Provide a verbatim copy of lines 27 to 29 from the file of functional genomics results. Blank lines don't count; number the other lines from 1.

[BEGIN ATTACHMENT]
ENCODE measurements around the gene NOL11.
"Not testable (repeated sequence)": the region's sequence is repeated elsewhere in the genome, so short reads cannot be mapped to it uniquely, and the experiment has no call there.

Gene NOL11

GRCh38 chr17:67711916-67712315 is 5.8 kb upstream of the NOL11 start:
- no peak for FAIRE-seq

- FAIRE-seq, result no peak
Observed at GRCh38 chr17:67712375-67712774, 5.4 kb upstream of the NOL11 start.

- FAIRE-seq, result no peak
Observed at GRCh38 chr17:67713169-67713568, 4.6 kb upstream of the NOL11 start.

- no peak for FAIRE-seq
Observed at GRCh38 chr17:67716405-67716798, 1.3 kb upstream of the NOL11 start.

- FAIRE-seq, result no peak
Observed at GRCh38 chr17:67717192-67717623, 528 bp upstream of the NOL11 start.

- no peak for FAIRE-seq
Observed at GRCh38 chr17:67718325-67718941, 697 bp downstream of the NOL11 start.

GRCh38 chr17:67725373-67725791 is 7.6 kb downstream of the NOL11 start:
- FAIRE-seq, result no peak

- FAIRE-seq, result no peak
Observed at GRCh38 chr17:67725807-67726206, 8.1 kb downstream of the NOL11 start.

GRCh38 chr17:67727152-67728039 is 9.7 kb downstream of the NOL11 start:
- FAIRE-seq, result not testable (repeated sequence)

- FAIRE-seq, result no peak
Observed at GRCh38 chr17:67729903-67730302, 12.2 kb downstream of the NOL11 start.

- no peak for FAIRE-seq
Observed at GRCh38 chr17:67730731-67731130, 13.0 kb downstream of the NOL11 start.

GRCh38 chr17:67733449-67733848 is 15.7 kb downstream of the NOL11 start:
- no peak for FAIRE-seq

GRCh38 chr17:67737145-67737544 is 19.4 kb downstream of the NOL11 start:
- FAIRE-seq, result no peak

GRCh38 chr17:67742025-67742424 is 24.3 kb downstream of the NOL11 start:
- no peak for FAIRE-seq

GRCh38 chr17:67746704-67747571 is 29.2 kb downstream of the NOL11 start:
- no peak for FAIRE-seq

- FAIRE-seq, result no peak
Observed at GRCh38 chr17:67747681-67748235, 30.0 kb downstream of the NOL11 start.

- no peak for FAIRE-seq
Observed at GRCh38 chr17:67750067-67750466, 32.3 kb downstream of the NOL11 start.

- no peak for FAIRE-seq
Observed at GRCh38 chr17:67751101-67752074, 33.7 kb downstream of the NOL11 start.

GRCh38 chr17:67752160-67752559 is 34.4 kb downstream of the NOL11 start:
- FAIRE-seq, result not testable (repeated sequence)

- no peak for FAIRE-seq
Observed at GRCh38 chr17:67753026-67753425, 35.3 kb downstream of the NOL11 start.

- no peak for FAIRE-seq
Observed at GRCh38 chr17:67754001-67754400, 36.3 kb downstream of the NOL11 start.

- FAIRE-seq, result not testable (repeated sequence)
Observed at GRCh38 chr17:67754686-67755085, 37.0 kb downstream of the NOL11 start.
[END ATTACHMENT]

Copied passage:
- no peak for FAIRE-seq

GRCh38 chr17:67737145-67737544 is 19.4 kb downstream of the NOL11 start:
- FAIRE-seq, result no peak